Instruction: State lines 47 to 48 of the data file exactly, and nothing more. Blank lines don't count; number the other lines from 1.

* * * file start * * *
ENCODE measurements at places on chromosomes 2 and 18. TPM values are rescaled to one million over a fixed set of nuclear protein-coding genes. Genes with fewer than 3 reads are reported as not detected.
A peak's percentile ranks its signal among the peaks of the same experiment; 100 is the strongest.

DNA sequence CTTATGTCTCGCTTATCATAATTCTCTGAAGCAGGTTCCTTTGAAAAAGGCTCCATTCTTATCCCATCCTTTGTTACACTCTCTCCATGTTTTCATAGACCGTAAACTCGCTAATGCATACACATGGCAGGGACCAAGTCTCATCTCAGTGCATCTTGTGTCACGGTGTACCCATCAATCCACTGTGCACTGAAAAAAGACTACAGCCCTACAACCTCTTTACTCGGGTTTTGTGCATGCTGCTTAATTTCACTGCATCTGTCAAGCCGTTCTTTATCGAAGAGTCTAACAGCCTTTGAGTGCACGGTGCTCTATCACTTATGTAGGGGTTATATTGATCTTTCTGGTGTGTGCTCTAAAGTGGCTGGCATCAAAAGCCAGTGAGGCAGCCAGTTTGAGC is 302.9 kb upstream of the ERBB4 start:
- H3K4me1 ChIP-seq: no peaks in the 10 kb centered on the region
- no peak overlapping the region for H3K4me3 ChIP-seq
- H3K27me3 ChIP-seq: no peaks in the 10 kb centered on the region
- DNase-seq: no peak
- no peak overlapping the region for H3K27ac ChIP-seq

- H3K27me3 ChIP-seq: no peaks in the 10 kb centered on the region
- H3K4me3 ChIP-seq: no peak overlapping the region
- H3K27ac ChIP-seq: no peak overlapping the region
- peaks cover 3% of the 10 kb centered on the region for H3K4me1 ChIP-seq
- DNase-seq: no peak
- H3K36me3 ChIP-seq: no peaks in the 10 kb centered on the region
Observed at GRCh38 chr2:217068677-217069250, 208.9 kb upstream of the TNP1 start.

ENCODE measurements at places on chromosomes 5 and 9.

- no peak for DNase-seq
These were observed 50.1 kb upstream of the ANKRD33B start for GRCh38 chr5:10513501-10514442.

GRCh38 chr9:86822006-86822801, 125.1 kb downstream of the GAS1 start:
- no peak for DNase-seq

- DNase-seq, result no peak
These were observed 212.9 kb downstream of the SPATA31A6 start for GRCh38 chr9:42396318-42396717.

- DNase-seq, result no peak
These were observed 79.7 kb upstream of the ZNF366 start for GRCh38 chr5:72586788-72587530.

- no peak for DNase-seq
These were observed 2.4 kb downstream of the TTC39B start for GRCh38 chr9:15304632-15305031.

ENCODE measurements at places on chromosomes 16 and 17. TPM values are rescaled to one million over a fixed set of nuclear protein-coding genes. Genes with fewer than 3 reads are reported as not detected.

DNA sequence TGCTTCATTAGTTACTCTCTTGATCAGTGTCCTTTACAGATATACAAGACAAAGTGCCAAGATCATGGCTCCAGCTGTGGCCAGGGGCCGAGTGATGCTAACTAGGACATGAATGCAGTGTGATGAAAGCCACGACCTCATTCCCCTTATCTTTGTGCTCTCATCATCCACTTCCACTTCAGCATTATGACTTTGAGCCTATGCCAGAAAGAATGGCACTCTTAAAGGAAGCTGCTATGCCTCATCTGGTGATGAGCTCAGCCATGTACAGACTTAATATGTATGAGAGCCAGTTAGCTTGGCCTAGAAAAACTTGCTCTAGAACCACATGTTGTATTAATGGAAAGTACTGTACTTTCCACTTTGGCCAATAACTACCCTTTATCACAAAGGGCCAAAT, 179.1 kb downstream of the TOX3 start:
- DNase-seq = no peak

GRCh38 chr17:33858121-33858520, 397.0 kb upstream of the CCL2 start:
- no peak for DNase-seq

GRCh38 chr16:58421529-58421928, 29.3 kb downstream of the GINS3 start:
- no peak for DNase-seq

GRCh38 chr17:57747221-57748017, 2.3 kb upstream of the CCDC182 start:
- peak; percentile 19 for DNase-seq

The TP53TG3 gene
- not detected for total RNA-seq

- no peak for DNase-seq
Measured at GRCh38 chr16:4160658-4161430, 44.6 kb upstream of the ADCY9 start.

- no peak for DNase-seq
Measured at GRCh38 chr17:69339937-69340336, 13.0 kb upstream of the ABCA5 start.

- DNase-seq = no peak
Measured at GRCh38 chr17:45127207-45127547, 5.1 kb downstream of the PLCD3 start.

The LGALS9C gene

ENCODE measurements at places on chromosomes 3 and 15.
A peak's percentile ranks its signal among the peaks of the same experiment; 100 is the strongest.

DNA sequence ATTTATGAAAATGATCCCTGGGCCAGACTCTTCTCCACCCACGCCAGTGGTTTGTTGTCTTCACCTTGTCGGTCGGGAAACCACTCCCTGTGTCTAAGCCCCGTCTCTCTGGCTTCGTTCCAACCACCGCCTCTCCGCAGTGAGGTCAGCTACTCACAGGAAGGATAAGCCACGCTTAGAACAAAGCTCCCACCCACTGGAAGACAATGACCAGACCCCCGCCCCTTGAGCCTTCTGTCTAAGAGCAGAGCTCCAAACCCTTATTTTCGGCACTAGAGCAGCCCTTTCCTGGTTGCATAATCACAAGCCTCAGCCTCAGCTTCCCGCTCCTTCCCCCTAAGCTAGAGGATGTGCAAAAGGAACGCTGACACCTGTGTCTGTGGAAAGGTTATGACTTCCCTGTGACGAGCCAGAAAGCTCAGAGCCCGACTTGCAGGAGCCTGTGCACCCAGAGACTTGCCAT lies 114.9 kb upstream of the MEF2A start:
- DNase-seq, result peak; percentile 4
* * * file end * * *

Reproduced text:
DNA sequence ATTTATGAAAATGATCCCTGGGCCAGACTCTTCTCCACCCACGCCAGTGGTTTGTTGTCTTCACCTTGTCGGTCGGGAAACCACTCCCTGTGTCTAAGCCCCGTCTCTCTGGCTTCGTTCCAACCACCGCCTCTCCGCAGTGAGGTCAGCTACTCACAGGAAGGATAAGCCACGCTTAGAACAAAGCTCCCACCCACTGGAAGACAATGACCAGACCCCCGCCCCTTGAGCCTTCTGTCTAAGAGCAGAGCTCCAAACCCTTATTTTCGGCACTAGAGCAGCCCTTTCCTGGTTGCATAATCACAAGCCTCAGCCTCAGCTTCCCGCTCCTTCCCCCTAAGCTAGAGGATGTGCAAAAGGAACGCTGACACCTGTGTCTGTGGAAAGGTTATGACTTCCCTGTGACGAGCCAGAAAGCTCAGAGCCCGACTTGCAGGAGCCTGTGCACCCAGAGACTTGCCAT lies 114.9 kb upstream of the MEF2A start:
- DNase-seq, result peak; percentile 4